According to Statista Research Department, even though there is always confusion about ‘Olympic costs’, Japanese government bodies and local organisers approximated 1.35 trillion Japanese Yen (12.6 billion dollars) to be the expected amount to be spent preparing for the Olympics. 

This was according to the budget’s fourth version announced last year by the Tokyo Organising Committee of the Olympic and Paralympic Games (TOCOG). 603 billion Yen (5.4 billion dollars) was to be paid by the committee.

Razzmatazz:  Actor Billy Zane attends a ceremony during the Olympic flame torch relay for the Tokyo 2020 Summer Olympics.  Now they have been postponed affecting billions of dollars in investments.   [Reuters/Vassilis Psomas]

Japan’s National Audit Board, in a report (177 pages) prepared for the Legislature last year said the Olympics would cost much more than organisers had approximated. 

The audit, according to (Associated Press) AP listed an added 1.06 trillion yen (9.7 billion dollars), which is referred to as ‘Olympic-related, claiming then costs were never included. 

It noted the city of Tokyo said it would spend 810 trillion yen (7.4 billion dollars) on Olympic-related projects.

Organisers argued several of these costs were not tied directly to the Olympics, but the audit cited building barrier-free facilities for Paralympians, advertising, tourism plans as well as training programs for volunteers as costs not highlighted.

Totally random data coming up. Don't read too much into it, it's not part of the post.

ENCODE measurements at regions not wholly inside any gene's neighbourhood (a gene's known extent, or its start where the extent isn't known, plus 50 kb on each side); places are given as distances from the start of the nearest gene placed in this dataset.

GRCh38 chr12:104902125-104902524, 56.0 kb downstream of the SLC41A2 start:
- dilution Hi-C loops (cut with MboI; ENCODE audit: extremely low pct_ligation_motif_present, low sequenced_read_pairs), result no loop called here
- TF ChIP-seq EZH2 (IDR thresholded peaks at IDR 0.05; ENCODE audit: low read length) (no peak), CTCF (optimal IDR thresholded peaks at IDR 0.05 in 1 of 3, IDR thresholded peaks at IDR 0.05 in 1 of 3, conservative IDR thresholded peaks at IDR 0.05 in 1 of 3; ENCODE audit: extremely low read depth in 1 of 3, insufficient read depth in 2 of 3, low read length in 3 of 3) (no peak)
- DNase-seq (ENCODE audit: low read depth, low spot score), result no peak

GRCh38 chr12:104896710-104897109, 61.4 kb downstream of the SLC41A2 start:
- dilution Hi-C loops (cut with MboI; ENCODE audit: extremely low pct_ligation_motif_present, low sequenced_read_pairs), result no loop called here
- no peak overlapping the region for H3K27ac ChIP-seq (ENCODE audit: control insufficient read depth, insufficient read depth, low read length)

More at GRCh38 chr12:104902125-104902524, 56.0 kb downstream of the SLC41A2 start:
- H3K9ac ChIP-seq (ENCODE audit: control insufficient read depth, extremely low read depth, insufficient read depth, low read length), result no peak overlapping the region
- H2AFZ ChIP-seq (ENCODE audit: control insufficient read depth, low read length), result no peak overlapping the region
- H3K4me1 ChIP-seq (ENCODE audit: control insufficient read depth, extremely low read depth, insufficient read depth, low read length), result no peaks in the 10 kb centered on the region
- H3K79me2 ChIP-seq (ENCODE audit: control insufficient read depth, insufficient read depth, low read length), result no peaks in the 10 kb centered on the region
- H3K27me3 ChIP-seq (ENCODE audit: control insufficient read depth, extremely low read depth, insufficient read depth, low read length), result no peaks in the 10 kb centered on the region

Overall spending was projected at around 3 trillion yen (28 billion dollars) following calculations by financial newspapers.

“To disclose information to the public and gain their understanding about operations that the government should shoulder, the government Olympic and Paralympic office should disclose more by grasping the overall picture of the operations and costs,” the audit read.

The new national stadium is Tokyo’s most expensive facility yet, having taken up 1.43 billion dollars of the $7 billion (Sh740 billion) already spent on temporary and permanent venues.

The city was planning to use 42 venues for all 33 sports including the five new ones, an extra venue put up for the Paralympics. 

Now with the games postponed, Muto disclosed it was not clear how many venues would be available next summer.

The five new sports included Baseball/Softball, Karate, Sport Climbing, Surfing and Skateboarding.

"Some venues we might have to keep renting until next year. Because at some venues it takes about a year to get them ready. We can't take them down and then set them up again for the Olympics. That also means added costs," he said.

Thomas Bach, President of the International Olympic Committee (IOC) attends an interview after the decision to postpone the Tokyo 2020 because of the coronavirus disease (COVID-19) outbreak, in Lausanne, Switzerland, March 25, 2020. [REUTERS/Denis Balibouse/File Photo]

Athletes’ village headache

With over 11,000 athletes and staff expected, the Athletes Village located at Tokyo Bay was meant to house Olympians and staff during the games – then sold after.